Cris and I used to get quite a laugh out of his dear father, a salt of the earth man who loved to garden, fish and provide high humor for his grandchildren. He was a man of strong beliefs, especially about his garden. Potatoes must be planted on Good Friday; trees must be pruned on Presidents Day; and never plant anything during the full moon.
Before starting our small farming adventure in Minnesota, I went to a number of classes, seminars and basically anything I could find on organic farming. I learned a great deal about soil, cover crops, organic disease control, etc. One of the seminars that was especially intriguing however, was a scientific lecture on Phenology. I had never heard of it before, and I couldn’t believe it when I heard some of Willis Stainbrook’s folklore being espoused as a truth based on science and history. Not the holiday planting lore, but some of the little things he used to do. I’m sure if he was still with us and someone told him his knowledge was scientifically sound, he would respond “Pwiffwah, everybody knows that.”
The National Gardening Association has this to say about Phenology:
“Phenology has been used for ages in gardening and agriculture to determine when to plant, when pest insects will become a problem, and when plants will bloom. It turns out there is scientific basis for these observations. Modern plant scientists have found that phenology corresponds to a measurement called growing degree days. Growing degree days are calculated by adding the average daily temperature to, or subtracting it from, 50°F. This information provides a way to estimate the timing of certain events, such as when controls for pest insects need to be used to maximize their benefit.”
With respect to tomatoes (especially heirloom tomatoes) a fairly specific rule of thumb in central Minnesota is to wait until memorial day to plant. I do follow this rule to great success, but understand that my heirloom tomato seedlings have been potted up into 4″ pots and have been fully hardened off, not little wispy things and not big honking plants that have already spent their energy coming to bloom.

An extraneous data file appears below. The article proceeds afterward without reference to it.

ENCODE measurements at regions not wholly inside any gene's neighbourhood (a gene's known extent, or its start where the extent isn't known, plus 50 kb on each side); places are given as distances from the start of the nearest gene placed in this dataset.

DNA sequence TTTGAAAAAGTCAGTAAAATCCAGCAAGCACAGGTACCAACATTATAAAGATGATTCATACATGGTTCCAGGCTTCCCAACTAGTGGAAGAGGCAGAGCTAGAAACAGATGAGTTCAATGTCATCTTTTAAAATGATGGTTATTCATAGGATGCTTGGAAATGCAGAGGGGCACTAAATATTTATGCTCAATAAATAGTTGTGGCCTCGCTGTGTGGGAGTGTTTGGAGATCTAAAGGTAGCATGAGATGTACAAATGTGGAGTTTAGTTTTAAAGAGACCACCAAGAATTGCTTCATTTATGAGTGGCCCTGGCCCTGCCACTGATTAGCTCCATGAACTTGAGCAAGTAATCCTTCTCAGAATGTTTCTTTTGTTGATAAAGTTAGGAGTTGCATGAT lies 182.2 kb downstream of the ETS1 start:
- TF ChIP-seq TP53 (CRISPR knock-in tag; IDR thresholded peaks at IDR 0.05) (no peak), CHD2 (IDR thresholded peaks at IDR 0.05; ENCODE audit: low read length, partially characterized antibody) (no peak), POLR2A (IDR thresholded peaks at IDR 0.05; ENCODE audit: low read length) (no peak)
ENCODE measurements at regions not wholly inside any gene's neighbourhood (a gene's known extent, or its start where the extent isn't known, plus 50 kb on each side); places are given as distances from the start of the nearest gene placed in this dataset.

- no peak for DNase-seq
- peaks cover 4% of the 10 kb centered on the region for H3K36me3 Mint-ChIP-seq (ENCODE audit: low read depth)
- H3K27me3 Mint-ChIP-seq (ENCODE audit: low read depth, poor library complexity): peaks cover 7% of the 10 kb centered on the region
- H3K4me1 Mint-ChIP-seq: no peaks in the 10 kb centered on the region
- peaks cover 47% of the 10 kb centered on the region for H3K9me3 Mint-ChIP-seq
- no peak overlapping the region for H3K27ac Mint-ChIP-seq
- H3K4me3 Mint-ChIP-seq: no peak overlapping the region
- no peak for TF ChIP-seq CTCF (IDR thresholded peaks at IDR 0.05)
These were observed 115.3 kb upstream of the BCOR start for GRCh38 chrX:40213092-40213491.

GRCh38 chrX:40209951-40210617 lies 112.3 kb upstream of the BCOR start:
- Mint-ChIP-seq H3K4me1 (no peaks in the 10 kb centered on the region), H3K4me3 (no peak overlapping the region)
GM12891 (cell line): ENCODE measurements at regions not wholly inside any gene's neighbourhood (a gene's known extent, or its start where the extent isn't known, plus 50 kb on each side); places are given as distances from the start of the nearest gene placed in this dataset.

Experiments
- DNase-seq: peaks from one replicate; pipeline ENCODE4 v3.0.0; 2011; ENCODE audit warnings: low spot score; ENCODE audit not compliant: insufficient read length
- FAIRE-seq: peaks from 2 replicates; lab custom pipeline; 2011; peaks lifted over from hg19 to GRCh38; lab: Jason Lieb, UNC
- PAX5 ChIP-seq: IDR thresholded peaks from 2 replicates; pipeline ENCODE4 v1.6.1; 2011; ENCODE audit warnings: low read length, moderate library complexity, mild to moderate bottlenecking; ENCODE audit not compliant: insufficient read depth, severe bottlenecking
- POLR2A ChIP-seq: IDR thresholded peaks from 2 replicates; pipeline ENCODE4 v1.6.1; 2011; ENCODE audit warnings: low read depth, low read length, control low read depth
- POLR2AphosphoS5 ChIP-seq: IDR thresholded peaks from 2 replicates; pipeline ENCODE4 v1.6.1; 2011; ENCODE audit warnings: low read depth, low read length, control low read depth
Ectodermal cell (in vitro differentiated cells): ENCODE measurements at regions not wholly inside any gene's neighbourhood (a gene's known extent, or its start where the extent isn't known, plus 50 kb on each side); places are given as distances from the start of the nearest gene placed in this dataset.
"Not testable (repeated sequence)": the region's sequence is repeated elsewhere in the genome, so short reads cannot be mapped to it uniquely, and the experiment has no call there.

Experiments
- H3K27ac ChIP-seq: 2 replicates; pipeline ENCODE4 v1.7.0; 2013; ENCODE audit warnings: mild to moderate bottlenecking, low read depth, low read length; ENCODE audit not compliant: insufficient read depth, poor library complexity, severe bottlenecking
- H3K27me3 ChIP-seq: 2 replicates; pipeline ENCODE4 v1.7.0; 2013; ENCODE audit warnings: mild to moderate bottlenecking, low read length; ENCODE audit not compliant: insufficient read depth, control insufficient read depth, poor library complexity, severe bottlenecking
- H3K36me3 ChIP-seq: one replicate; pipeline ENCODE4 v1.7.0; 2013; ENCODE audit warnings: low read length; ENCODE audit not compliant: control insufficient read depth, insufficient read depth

Every time I have been fooled into planting early by a warm spring, a cold spell has followed and the plants are either stunted or they just sit there in the ground waiting patiently, but not growing. The tomatoes planted on memorial day always catch up with any progress the early plants have made.
Here’s some other phenological pieces of planting wisdom that I picked up from that class or along the way:
- Corn: The ideal planting time for corn is when oak trees have emerged from dormancy and their young leaves have expanded to the size of a squirells ear (from the North American Indians)
- Potatoes: Potato yields are largest if they are planted when dandelions begin blooming in open sunny spots (from the Irish-Northern farmers)
- Peas: Plant peas at apple blossom time (Kentuckians)
- Squash and Beans: Plant them when the lilacs bloom
- Perennials: Plant when the maple leaves emerge from buds
- Asparagus, Rhubarb & Strawberry: Plant when the Plum trees bloom
- Disease control for the Squash Vine Borer: Cover squash and pumpkins with row cover when chicory starts to bloom and remove the cover after two weeks for pollination.
- Control of Caterpillars & Gypsy Moth: Spray with Bt right after they hatch, which is when the shadbush and redbud are in bloom.
- Pruning Roses: Prune when the Forsythia blooms
- Morels: When new oak leaves are the size of a squirrel’s ear… look for morels.
Phenology is an aid to planning. When should you plant certain plants in your garden? When should you avoid bugs? If this has peaked your interest and you want to get more in-depth information on phenology in your own area, visit this site: https://attra.ncat.org/attra-pub/viewhtml.php?id=44. They have done a very comprehensive job of compiling the information in a scientific way.
For me, here in central Minnesota, I have committed the “truths” listed above to memory and hope to pass them on to my grandchildren also.
Now, go start “diggin dirt” as my son used to say.Google+